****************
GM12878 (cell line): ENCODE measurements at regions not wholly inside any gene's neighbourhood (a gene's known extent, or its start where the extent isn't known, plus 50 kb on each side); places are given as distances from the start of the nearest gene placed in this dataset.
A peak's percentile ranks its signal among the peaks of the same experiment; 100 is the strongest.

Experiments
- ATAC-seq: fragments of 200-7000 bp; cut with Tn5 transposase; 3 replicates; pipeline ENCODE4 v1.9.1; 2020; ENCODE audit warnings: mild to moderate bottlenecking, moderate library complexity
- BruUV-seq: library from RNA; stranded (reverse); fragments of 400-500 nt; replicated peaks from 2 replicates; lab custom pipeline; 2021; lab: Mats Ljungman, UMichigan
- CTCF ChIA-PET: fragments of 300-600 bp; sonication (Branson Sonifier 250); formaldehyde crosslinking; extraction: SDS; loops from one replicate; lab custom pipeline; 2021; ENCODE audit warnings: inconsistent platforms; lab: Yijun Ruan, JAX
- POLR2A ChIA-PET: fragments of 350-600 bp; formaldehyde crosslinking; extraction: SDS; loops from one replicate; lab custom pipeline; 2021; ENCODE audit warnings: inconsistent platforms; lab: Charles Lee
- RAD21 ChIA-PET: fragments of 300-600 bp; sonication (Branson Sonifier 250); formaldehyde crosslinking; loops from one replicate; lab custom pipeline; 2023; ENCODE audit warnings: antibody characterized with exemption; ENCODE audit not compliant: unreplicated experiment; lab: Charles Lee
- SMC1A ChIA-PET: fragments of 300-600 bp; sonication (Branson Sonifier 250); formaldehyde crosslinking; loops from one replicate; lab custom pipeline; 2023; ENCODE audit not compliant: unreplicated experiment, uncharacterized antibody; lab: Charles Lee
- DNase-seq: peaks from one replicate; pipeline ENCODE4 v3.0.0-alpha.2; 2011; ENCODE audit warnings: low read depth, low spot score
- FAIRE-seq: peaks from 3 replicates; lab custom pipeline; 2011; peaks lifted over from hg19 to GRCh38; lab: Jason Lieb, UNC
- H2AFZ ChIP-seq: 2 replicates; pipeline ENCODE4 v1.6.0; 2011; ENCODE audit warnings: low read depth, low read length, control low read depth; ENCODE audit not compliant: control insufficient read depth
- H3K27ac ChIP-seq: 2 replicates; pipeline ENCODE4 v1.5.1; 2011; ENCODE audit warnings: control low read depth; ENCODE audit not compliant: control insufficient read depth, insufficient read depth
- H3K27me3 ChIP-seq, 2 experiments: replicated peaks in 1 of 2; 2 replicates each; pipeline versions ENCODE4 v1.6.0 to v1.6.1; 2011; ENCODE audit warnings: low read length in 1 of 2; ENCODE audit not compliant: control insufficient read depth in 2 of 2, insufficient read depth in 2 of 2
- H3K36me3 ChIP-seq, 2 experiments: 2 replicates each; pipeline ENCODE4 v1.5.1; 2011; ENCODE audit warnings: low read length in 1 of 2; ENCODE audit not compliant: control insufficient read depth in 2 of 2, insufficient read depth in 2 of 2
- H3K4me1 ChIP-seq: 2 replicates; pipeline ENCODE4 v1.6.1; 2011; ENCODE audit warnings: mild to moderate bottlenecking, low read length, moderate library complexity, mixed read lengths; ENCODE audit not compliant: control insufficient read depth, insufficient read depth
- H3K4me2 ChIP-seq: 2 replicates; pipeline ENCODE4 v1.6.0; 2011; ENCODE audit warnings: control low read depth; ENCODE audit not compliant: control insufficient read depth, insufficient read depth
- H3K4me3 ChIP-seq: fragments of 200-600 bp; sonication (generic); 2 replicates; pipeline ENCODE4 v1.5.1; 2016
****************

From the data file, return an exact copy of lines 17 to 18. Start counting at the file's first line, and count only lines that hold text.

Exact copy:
- H3K4me2 ChIP-seq: 2 replicates; pipeline ENCODE4 v1.6.0; 2011; ENCODE audit warnings: control low read depth; ENCODE audit not compliant: control insufficient read depth, insufficient read depth
- H3K4me3 ChIP-seq: fragments of 200-600 bp; sonication (generic); 2 replicates; pipeline ENCODE4 v1.5.1; 2016